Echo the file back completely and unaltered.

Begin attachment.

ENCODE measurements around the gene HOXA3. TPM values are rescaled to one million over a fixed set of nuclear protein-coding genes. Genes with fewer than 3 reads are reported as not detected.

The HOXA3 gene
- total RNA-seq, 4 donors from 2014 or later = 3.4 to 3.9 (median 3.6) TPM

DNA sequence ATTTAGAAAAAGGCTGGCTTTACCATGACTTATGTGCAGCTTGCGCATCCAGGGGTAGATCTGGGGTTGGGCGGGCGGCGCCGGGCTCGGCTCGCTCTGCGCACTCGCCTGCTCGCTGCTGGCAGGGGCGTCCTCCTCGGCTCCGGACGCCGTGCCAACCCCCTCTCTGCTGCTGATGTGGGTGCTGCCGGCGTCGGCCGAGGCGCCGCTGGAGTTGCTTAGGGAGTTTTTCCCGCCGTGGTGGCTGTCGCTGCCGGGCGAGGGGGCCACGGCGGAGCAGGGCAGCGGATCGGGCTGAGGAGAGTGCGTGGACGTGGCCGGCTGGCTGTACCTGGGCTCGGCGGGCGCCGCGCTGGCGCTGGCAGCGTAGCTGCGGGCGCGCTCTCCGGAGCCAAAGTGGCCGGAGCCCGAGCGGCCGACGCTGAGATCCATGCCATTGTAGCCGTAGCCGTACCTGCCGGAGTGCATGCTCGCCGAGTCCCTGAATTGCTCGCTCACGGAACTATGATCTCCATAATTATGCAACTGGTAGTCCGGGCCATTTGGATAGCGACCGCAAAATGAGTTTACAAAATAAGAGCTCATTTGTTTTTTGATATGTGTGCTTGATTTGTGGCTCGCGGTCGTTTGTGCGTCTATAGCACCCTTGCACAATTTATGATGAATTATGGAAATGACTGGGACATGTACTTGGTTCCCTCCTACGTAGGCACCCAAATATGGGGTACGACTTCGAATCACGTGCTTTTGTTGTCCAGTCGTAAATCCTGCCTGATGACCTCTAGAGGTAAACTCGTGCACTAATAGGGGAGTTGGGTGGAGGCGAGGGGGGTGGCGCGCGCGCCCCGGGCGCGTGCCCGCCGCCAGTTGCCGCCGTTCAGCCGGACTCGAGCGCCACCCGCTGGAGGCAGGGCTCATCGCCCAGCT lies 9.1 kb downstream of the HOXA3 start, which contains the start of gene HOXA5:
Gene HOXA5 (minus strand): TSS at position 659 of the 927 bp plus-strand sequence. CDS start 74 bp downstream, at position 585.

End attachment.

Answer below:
ENCODE measurements around the gene HOXA3. TPM values are rescaled to one million over a fixed set of nuclear protein-coding genes. Genes with fewer than 3 reads are reported as not detected.

The HOXA3 gene
- total RNA-seq, 4 donors from 2014 or later = 3.4 to 3.9 (median 3.6) TPM

DNA sequence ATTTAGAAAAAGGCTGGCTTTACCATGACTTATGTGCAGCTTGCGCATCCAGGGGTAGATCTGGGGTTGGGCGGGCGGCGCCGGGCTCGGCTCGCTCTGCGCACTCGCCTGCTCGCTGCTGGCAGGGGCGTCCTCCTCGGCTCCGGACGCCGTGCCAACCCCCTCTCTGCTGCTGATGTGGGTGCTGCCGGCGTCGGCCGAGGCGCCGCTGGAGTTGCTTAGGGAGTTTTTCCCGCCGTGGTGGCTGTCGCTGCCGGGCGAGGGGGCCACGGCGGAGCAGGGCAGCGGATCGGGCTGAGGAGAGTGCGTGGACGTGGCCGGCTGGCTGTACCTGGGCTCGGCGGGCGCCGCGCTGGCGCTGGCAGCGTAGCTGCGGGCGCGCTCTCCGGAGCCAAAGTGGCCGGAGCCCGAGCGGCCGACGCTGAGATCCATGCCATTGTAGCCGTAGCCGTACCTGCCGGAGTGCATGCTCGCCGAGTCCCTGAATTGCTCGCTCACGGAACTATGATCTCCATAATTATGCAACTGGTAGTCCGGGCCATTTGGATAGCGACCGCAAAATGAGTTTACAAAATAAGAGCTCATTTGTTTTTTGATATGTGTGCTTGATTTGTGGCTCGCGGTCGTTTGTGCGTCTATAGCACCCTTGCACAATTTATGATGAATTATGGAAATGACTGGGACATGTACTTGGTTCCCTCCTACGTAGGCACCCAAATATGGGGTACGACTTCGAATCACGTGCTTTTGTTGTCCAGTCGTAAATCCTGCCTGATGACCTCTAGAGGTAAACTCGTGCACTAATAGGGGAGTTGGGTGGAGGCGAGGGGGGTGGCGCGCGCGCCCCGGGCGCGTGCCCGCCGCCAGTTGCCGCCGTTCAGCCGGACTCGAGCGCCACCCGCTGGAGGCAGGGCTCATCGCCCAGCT lies 9.1 kb downstream of the HOXA3 start, which contains the start of gene HOXA5:
Gene HOXA5 (minus strand): TSS at position 659 of the 927 bp plus-strand sequence. CDS start 74 bp downstream, at position 585.